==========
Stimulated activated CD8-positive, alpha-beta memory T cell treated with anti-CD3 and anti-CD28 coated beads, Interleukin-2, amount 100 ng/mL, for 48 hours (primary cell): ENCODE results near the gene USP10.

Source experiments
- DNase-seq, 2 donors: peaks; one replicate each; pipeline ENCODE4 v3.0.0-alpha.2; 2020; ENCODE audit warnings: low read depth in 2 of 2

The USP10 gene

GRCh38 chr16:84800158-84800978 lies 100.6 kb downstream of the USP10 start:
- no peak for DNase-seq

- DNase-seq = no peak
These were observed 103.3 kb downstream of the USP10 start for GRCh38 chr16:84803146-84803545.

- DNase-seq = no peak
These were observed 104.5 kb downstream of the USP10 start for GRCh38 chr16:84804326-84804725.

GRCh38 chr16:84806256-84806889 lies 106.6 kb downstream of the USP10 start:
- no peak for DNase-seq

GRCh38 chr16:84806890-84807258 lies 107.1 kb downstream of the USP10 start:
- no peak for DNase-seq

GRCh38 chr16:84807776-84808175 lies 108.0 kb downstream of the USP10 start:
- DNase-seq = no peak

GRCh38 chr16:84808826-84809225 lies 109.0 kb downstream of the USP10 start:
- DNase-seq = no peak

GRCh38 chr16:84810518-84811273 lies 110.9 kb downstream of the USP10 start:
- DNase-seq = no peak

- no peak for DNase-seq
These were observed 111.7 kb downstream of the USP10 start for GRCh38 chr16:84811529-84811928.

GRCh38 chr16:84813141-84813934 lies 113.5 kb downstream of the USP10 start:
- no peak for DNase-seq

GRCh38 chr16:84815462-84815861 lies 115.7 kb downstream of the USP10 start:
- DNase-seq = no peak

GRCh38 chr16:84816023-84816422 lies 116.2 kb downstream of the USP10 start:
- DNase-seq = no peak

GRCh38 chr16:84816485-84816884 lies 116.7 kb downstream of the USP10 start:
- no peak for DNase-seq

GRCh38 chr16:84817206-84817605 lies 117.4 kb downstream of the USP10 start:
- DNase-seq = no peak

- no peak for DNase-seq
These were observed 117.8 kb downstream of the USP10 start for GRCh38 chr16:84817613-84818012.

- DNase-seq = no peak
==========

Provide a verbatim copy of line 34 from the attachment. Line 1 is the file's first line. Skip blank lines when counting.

These were observed 117.8 kb downstream of the USP10 start for GRCh38 chr16:84817613-84818012.